Hard Times : Times Tables Practice by transum.org
This is a fun way to bring back pupils focus to the learning of timer tables after a break or simply use for daily practice.
There are five activities to choose from.
Hard Times Plain Game :This is a game for one or many players. Click on a card to see what it contains. Click on a second card and if the two cards make a pair you win them.
Hard Times Matching : Tiles with answers are dragged to their corresponding tables sum.
Hard times Multiple Choice : like the name suggests players drag the tile with the answers to the sum that fits.
Hard Times Tug’o’War: By answering correctly the marker on the tug of war rope will move a little. The objective is to pull the marker past the yellow marker post on your side of the game. Incorrect answers cause the marker to move in the opposite direction. Read the instructions!
Hard Times snap : can be played using keyboard letters or by clicking a button on a tablet.
Tables master Transum.org
Tablesmaster is a great way for students to practise individual times tables.
Played it every day it will help improve numeracy skills, mathematical proficiency and mental strength.
All times tables are included from 2x up to 13x (for the show-offs!)
There is also a printable page on which to record personal best times for completing times tables activities.
This activity is tablet friendly and plays really well on my elderly iPad.
Arithmetic by Colorado University
This is one of the best times tables support activities I have seen in a long time.
The game offers three modes on which pupils are offered the opportunity to Multiply, divide or determine factors.
Three Levels of each of the above are on offer: within 6×6, within 9×9 and within 12×12 making this activity suitable for use across the whole primary age range.
Each activity can be attempted against the clock so giving students the opportunity to improve their times and thus their times tables competence. There is also an option to tur off the sound (thank goodness!).
This activity is tablet friendly and works very well on my elderly iPad (double tap required to select a square in the matrix when on iPad)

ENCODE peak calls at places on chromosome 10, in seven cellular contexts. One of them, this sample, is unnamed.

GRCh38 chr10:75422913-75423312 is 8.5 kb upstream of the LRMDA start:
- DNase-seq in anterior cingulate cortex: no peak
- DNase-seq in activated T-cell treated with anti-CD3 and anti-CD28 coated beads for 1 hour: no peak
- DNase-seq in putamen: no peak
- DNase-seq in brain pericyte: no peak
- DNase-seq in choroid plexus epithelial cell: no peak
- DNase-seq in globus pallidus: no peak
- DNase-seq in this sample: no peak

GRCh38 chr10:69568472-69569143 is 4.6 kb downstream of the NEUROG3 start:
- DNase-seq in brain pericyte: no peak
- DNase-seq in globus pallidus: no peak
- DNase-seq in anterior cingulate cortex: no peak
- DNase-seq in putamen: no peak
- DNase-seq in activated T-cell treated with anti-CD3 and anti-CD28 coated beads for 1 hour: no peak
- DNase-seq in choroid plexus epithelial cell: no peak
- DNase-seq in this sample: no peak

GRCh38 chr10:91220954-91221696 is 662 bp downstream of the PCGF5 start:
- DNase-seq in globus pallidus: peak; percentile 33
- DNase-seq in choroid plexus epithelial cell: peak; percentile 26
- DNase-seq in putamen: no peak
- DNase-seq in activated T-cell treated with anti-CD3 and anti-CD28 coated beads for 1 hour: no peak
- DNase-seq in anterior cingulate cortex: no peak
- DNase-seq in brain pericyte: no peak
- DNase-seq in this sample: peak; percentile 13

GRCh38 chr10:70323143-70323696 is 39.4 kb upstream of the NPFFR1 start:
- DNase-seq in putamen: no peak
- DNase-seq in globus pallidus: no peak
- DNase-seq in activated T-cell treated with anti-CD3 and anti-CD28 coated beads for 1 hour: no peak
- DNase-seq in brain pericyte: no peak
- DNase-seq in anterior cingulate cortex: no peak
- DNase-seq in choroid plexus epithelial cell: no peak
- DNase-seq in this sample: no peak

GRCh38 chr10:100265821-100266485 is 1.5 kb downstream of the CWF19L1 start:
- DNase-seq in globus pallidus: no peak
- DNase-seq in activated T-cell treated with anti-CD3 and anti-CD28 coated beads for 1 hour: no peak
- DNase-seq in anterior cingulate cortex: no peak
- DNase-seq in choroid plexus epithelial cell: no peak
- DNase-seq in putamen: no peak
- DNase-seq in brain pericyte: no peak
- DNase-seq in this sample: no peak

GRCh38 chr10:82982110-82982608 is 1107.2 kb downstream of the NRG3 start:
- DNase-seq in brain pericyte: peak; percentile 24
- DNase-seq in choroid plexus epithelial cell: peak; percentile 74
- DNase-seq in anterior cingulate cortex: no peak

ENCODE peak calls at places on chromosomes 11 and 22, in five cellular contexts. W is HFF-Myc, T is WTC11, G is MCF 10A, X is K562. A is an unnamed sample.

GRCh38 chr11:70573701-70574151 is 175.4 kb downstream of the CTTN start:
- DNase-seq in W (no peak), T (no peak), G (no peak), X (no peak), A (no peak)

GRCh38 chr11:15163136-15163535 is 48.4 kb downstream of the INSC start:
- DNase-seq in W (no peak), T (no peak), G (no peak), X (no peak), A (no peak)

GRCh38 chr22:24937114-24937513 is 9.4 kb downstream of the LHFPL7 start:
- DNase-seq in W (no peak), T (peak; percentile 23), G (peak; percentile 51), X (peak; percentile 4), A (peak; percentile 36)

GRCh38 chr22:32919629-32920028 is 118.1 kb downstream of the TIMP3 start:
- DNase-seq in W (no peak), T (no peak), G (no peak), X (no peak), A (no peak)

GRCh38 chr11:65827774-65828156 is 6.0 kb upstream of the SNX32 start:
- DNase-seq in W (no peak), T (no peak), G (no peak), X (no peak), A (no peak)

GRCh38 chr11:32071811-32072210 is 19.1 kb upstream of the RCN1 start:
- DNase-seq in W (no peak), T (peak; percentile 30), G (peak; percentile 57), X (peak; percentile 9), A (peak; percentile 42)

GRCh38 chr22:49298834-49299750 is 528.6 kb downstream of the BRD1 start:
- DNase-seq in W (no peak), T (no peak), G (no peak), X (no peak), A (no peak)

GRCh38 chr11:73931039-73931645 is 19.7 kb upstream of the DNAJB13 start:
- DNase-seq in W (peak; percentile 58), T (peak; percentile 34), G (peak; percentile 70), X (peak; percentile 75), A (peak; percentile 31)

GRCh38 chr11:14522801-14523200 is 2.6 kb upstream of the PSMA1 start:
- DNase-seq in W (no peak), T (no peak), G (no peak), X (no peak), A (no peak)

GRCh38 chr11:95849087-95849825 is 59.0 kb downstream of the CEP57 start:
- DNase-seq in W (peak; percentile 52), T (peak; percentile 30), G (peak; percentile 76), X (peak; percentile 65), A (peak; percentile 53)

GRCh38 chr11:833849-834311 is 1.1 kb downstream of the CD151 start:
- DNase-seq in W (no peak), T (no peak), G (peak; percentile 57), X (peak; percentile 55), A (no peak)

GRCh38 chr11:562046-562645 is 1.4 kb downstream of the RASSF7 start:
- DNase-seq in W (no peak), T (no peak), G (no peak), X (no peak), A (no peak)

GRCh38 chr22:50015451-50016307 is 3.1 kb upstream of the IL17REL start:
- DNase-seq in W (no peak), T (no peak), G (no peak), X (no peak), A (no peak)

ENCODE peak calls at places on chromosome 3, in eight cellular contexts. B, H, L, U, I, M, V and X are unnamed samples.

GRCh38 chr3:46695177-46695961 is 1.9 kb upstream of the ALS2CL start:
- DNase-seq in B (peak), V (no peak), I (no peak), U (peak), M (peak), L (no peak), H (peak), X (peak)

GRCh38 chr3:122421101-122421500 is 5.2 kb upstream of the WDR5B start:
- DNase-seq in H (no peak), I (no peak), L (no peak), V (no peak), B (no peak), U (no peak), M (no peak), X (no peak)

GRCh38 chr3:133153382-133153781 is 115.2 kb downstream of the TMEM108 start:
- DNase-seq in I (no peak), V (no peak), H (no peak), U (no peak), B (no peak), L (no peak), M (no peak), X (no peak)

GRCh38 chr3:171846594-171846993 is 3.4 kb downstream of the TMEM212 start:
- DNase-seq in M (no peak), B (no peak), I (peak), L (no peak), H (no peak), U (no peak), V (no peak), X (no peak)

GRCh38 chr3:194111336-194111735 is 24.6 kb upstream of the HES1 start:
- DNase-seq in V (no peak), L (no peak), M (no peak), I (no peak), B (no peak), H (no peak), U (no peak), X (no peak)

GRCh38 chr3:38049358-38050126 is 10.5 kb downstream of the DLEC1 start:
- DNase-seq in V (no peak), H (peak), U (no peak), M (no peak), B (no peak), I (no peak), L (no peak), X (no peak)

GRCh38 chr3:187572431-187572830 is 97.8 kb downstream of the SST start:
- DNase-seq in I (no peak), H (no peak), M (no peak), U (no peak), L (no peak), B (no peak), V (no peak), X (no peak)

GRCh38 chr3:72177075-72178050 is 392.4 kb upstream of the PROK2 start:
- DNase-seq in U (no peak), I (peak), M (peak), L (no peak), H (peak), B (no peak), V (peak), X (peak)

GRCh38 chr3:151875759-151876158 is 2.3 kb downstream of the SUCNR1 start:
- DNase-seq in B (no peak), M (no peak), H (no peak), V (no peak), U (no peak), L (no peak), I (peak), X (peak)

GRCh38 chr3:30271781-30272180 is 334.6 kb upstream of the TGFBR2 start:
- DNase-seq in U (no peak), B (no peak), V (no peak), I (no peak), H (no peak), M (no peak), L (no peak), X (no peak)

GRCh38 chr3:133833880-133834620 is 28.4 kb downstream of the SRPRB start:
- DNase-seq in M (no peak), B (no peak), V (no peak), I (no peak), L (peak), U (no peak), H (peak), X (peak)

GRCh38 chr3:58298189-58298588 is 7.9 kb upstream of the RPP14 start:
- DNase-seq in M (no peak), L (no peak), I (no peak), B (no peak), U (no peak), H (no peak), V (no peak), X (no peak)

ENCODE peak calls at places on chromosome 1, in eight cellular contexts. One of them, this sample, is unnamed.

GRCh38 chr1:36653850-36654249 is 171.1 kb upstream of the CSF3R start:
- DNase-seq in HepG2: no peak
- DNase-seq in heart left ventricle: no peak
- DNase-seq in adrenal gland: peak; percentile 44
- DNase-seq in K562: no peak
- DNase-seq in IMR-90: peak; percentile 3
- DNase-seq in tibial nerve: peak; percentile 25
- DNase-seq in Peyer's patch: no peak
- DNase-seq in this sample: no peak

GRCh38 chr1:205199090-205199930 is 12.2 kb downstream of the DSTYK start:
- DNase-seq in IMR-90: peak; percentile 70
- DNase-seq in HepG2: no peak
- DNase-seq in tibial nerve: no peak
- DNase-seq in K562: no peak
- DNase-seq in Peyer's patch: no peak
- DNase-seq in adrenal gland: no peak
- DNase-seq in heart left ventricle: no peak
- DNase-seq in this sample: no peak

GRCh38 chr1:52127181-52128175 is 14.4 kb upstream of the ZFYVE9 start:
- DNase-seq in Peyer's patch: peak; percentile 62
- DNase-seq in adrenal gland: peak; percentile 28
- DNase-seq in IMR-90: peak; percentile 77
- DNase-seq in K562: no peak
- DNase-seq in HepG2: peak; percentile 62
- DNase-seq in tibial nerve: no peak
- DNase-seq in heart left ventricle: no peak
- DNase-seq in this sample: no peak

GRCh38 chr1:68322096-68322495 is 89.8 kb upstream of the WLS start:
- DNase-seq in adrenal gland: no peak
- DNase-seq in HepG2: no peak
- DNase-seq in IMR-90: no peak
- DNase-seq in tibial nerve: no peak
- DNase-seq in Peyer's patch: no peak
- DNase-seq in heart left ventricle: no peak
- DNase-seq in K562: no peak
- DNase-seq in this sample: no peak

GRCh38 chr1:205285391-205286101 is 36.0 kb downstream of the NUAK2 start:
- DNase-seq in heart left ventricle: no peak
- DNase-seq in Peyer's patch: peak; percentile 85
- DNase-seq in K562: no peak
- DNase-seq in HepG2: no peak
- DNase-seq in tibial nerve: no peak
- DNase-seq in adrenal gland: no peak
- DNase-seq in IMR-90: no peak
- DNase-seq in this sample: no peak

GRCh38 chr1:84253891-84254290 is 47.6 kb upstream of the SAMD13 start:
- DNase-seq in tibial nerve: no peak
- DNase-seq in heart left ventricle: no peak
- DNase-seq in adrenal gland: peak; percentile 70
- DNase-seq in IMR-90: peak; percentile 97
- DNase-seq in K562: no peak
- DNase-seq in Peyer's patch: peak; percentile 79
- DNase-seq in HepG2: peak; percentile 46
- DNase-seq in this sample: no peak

This activity was originally created so that my class could get competitive with themselves about improving their own times tables knowledge. It provides a written exercise in which pupils complete a 10×10 tables square, the difference being that the numbers along the top and down the left hand side are not sequential, preventing counting on.
By printing off the individual sheets linked below pupils can practise at home using the countdown clock which is also linked. For teachers wishing to use this as a daily morning activity there is also a ‘week to view’ printable.
Tables Thing Original
Numbers 1 – 10
Tables Thing Advanced
Numbers 1 – 12 excluding 1 and 10
Printable sheet for one week’s practice.
The way we scored it was that the pupils were given 5 minutes to complete the grid and their score was the number of seconds taken to complete the grid plus the number of blanks and incorrect answers. So a pupil that only filled 84 squares and got 3 wrong would have a score of :
300 seconds allowed + 16 blanks + 3 wrong -= 319
A pupil completing all squares in 275 seconds and making 6 errors would have a score of:
275 seconds used + 6 wrong = 281
This allows pupils to have a number which they can compare to their previous bests and see the improvement they make over time. To do it this way you need to have a countdown clock running so that they can see their time should they finish before the limit.